Unfortunately, the Maya peoples suffered a significant fall that caused them to abandon a number of the great cities raised up in the Classic period for reasons that are still mysterious to us, but even now, the ruins of those settlements serve as testament to their capabilities in those times.
What are some Mayan ruins in Yucatan Peninsula you should check out?
For proof, look no further than Chichen Itza, which is believed to have been home to a wide range of cultures because of the different architectural styles that can still be found therein. Even though it has been weathered by time, the city still remains so impressive that people told us that it might have served as inspiration for the Tollan that popped up in the mythology of later Mesoamerican peoples.
With its soaring stepped pyramids and columned arcades, visiting Chichen Itza is a breathtaking experience.
Chichen Itza’s location is believed to have been chosen because of the two large lagoons nearby, which supplied the city with water. However, they also served another purpose: Cenote Sagrado, the larger of the two, doubled as a site of sacrifice. Young women, offered up to the Mayan rain-god, Chaac, were thrown into the waters and drowned. The cenote still offers up evidence of its grisly past in the form of jewellery, rings and the bones of the sacrificed. Despite its grim associations, Cenote Sagrado is a very popular attraction, particularly when the heat of the midday sun makes standing out in the open a chore.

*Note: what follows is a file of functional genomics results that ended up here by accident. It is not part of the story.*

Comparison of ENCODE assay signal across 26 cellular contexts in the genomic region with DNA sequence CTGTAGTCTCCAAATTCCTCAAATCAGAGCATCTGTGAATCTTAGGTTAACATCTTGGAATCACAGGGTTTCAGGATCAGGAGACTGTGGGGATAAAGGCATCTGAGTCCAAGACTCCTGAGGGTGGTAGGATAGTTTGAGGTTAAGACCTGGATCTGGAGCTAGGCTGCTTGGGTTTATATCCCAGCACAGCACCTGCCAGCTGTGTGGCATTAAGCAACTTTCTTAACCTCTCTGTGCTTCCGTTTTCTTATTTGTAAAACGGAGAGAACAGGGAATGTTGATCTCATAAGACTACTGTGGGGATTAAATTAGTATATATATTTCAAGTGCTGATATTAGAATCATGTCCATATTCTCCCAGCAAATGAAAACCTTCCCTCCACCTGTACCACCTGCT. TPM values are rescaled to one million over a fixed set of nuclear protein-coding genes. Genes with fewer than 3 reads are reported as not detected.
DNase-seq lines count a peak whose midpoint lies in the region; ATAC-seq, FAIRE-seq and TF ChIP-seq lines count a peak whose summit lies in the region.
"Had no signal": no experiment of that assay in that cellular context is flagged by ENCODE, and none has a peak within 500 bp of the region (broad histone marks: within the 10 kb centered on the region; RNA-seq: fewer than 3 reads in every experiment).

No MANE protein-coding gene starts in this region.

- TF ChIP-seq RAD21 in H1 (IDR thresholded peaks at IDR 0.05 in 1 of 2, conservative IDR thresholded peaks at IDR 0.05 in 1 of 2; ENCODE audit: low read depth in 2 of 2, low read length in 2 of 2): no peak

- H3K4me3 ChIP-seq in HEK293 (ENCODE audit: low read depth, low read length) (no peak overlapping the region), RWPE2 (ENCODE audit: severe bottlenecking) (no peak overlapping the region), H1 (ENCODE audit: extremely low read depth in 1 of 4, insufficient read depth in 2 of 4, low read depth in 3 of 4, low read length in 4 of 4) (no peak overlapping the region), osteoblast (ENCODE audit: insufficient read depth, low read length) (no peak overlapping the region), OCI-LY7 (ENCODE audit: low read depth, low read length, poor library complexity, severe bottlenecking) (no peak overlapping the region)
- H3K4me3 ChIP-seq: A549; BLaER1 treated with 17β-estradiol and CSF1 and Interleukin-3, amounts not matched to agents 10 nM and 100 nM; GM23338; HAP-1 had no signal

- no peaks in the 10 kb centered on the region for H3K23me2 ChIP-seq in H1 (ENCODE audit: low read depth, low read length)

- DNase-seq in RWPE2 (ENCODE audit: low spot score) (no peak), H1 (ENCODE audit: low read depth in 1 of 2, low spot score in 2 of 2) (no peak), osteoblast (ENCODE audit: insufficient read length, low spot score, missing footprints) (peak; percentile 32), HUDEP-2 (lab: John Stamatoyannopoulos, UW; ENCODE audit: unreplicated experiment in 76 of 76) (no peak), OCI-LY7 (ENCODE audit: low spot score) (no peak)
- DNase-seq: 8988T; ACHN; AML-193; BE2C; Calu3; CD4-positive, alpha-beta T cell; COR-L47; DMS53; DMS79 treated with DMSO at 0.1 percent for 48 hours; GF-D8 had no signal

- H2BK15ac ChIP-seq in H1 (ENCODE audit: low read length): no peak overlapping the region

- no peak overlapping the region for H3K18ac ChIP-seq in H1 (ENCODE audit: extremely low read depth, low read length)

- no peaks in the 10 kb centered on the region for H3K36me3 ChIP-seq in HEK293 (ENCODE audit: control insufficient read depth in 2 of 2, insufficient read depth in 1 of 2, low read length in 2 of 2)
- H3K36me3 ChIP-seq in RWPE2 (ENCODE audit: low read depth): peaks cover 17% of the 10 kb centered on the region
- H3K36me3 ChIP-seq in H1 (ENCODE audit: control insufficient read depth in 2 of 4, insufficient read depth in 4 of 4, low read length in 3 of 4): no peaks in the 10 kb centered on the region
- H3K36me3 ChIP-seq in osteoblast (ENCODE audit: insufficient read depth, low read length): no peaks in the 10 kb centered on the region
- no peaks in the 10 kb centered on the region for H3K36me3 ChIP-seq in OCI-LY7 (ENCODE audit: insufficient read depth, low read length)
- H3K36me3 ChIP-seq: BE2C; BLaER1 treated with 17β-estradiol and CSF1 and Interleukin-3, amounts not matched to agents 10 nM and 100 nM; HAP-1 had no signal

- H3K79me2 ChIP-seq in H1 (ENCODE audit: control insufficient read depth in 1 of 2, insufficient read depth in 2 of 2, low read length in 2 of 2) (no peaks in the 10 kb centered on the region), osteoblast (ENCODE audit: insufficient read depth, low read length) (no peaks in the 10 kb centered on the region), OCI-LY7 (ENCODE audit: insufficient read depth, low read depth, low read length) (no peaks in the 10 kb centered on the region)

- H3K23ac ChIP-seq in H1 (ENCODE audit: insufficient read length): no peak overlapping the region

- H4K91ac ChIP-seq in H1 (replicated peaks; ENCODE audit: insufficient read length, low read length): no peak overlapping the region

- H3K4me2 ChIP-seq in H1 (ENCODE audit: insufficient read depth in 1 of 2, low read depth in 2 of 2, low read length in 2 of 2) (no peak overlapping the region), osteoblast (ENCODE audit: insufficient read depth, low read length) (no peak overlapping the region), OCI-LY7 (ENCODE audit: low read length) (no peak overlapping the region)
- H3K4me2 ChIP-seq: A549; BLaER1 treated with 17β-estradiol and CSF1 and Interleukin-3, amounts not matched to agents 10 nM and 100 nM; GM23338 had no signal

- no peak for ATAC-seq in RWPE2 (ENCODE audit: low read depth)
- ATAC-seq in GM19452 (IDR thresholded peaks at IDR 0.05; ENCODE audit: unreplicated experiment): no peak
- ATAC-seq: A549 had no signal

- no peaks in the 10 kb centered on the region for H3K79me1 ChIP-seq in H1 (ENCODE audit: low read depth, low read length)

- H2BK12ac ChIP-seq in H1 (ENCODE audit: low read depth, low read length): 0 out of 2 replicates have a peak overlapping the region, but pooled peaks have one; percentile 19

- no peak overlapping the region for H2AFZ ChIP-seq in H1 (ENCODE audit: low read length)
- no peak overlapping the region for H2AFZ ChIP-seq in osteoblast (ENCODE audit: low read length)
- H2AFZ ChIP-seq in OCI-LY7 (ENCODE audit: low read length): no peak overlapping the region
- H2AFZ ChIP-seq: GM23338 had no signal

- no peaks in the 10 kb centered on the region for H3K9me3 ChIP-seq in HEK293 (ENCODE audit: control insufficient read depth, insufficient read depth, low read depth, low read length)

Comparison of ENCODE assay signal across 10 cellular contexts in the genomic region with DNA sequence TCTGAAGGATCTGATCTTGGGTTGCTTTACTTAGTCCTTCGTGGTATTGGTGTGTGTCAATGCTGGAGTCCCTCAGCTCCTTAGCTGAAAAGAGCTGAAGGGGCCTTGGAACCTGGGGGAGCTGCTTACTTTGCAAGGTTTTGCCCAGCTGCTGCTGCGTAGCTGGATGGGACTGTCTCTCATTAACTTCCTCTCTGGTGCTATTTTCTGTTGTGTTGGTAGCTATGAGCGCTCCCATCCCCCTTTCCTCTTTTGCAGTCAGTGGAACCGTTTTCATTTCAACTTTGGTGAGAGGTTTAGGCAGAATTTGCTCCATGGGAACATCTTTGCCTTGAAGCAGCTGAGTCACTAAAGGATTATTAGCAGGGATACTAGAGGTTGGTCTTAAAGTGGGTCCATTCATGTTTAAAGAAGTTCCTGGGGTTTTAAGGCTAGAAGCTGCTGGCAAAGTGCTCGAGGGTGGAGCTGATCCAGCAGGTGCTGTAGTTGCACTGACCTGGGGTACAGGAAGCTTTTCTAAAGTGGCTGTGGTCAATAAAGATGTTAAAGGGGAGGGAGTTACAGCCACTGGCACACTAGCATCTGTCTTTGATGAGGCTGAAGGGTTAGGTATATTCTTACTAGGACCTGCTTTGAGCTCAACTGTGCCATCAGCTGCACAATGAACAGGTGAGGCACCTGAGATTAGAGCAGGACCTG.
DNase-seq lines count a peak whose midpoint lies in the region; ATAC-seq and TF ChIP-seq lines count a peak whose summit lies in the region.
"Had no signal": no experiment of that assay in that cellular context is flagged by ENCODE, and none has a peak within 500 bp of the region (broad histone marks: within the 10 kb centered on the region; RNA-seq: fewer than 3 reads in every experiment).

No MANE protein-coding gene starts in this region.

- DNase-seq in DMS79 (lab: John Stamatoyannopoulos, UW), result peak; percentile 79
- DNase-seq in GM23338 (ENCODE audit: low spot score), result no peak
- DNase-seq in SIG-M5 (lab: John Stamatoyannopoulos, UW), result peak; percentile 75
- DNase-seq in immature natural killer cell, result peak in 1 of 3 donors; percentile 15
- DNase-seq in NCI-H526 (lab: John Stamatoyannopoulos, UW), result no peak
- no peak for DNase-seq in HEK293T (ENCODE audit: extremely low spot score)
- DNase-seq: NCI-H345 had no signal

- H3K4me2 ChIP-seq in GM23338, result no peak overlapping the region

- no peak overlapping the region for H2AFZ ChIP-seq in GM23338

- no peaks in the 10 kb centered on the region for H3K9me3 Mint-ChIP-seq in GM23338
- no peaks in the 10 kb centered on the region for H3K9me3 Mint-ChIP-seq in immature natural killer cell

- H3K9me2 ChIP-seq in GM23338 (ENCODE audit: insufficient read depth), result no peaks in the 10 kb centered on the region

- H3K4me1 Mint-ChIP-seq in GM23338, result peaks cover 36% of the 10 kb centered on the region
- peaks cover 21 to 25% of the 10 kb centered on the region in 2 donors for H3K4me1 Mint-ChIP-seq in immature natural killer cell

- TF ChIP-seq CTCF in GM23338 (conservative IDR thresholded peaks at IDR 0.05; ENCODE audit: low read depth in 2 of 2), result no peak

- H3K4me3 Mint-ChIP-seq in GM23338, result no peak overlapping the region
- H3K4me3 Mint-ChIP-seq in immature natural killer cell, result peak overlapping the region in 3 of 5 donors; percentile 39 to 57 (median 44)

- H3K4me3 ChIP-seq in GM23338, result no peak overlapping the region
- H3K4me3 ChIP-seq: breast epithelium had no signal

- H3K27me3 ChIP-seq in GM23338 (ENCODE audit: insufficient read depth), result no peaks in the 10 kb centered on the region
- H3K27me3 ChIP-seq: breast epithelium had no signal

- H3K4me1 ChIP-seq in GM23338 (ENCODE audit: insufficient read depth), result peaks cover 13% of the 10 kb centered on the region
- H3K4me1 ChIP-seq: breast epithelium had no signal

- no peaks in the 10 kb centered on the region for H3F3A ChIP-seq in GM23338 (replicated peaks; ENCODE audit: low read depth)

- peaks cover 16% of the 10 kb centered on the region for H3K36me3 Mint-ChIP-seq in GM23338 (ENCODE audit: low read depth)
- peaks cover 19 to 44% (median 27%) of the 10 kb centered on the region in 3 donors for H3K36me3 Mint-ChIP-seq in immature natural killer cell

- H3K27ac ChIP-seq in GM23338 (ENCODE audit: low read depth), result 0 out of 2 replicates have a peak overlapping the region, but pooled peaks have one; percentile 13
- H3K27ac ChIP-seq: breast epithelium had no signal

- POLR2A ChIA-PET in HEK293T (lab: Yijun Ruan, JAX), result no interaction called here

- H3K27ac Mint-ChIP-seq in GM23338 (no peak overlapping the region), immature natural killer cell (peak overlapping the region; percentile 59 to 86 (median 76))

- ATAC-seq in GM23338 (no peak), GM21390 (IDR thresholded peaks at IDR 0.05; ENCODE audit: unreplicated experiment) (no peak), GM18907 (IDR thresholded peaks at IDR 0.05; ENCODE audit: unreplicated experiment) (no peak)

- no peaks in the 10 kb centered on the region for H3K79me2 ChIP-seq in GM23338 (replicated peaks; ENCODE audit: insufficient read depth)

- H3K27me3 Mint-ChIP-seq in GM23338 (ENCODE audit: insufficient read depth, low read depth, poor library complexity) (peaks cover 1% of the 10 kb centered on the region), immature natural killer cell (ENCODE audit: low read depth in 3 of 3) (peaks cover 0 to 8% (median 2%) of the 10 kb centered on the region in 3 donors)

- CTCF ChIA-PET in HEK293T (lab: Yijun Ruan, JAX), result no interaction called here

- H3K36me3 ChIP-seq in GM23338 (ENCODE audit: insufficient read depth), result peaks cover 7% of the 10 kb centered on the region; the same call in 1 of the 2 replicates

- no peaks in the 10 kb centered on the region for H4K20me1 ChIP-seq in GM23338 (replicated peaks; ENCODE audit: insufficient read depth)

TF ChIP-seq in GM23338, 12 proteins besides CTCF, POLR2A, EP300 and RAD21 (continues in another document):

Travel Tips: If you like to spend more time enjoying ancient ruins better to book a hotel just next to the archeological park. We stayed in Mayaland Hotel which is located just beside the Chicken Itza ruins and there is a private entrance too to the park. In 1923, Mayaland was the first Hotel built in Chichén Itzá, making it the first resort within an ancient site in the world, it was built and operated by its original owners and their descendants.
However, while Chichen Itza was a fascinating look at what the Maya civilization was capable of, it was far from being the sole site that we examined with interest. One other example was Coba, which boasted an outstanding collection of engraved and sculpted stonework as well as a modern village that made it very easy to compare the ancient Maya with their descendants.